3D Printing Part 1: Choosing a Printer

You have probably noticed my love of combining technology and art.

Something that has fascinated me for a while is the potential of 3D printing, both as a means to replace or replicate parts and as a tool to help with my art, such as making practical items like crochet hooks, yarn bowls and weaving looms.

As a matter of fact it was partly due to missing my old rigid heddle loom that I ended up buying a 3D printer. I thought I could print one, like other people have.

After lots of research, and consulting with my partner in crime, I settled on this kit – the Prusa i3 DTP-11-ATL which I bought from Amazon.

I decided to buy a kit because I enjoy practical things, like Ikea drawers, and I hoped that building it myself would give me a greater understanding of the processes and set up. Most – if not all – 3D printers require calibration and maintenance to work at their best, so a DIY kit was ideal for learning the ins and outs of the machine.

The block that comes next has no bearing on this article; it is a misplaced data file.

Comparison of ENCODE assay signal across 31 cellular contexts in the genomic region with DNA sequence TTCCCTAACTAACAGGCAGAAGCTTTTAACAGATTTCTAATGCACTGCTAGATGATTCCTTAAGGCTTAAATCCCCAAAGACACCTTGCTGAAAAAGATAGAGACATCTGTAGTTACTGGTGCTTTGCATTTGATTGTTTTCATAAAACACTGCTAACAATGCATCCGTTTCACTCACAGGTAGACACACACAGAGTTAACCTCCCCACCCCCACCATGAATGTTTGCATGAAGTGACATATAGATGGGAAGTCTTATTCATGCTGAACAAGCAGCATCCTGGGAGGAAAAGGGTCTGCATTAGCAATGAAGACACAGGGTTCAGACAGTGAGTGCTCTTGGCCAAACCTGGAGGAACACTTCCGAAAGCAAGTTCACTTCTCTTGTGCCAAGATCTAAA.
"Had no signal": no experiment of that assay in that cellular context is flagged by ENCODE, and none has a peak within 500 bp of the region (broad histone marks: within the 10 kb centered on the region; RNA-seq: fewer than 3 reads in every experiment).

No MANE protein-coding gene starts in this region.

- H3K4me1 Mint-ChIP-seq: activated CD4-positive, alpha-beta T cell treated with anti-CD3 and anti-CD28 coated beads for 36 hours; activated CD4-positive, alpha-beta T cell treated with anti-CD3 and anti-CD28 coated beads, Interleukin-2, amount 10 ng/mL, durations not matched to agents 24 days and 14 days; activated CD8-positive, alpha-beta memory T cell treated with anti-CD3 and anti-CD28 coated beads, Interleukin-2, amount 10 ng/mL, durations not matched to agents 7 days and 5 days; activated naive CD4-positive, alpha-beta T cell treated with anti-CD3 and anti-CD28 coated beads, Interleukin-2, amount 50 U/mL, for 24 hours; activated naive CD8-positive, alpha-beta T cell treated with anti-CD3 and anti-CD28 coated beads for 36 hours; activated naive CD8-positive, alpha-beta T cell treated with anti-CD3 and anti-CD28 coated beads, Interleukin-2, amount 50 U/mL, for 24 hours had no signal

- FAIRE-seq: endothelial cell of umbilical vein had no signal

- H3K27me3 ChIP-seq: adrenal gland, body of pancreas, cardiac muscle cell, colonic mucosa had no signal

The kit I chose came with auto-levelling, which would be handy if I wanted to take it out to visit places for projects (although it’s not very easy to transport). It also accepts a wide range of materials, including wood effect and flexible filaments. I’m not sure about chocolate, I’ll look into it.

A few days later this arrived. Yay!

The following Saturday, when I new I had a full weekend, I cleared the dining room table, unboxed, and began to build.